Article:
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    I'm not really sure who. Hmm... I think Cher would be great. Don't know if she would do though. Probably need to find a big celebrity who can't say no to money or really needs money.

    Okay, it started off as kinda funny to say but I think it seriously could work. Cripes, the naysayers play down and dirty so should we.
     
  17. heapsreal

    heapsreal iherb 10% discount code OPA989,

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    could we pay a celeb enough money.

    hey what about Charley Sheen, we could say he doesnt have fatigue just mostly neurological effects. lol.

    cheers!!!
     
  18. max

    max *****

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    no, we need someone between elvis & God to do this


    its 4-50am

    zzzzzzzzzzz time for me - I.ll leave the forum to sort this one out and come up with the answer then.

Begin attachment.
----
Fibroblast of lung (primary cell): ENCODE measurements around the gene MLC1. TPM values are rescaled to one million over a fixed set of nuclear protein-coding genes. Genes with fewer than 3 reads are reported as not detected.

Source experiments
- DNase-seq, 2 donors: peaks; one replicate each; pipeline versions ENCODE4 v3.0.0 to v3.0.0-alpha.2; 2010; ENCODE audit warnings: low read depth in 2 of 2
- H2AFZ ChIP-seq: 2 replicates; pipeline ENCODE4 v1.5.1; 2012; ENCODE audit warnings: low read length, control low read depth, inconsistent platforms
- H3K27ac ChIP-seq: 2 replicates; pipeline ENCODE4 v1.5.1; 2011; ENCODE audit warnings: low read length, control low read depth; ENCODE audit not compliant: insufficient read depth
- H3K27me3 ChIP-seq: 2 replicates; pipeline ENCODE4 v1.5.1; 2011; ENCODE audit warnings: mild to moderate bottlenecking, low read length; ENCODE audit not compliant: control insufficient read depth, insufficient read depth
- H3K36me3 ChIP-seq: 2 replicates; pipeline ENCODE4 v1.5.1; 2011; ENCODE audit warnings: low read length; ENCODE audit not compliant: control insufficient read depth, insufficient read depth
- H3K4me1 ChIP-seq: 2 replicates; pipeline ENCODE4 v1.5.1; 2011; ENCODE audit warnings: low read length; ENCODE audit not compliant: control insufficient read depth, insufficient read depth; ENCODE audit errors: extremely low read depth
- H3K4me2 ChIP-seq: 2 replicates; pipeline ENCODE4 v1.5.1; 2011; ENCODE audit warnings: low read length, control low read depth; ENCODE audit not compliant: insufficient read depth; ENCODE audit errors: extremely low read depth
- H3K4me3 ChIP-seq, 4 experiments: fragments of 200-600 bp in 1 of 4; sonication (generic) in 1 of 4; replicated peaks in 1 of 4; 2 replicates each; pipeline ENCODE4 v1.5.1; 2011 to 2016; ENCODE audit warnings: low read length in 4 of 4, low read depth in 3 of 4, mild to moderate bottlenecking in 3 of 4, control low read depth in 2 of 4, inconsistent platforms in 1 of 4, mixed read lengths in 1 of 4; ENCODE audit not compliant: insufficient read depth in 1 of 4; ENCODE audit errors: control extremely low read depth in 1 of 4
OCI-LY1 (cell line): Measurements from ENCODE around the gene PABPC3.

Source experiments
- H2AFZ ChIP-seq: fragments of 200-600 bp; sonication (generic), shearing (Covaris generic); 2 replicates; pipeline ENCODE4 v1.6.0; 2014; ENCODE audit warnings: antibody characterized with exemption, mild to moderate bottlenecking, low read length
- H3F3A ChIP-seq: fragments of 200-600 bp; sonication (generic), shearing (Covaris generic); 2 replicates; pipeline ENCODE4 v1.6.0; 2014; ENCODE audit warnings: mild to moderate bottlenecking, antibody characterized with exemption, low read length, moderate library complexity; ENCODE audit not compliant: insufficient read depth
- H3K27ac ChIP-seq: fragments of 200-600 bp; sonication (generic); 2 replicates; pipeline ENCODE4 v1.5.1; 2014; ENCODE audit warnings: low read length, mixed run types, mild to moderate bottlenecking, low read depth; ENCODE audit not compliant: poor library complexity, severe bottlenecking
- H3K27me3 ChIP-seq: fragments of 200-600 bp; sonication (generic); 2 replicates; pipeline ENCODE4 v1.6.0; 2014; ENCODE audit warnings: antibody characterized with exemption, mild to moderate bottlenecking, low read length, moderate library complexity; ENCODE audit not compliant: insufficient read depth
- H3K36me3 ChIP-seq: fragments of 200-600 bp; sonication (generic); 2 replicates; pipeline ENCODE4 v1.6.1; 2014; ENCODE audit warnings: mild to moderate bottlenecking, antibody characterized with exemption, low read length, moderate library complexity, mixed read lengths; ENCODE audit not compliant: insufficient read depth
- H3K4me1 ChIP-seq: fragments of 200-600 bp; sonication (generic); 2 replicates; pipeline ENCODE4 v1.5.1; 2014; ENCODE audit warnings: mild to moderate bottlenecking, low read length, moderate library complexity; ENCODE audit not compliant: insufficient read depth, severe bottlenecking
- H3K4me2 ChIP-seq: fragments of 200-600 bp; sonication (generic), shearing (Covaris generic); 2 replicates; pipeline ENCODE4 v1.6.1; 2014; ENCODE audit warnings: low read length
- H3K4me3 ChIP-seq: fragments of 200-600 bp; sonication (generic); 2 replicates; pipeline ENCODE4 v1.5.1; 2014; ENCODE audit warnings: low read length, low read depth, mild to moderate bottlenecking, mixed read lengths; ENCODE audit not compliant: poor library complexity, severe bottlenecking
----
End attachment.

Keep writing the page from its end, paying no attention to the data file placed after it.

19. Tulip

    Tulip Guest

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    Cher is a bit of a ditz and only had "CFS" for a year, so in my view she didn't have what we all have - ME.

    Blake Edwards had ME for 15 yrs and he and his wife Julie Andrews tried to raise money for ME through functions at their house, but never made anything...maybe Julie Andrews? She has come back in popularity (Princess Diaries etc) and she knows what it is.

    God, Charlie Sheen is just as bad as Paris Hilton lol.
     
  20. Tulip

    Tulip Guest

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    Ok we will get Jesus Christ then.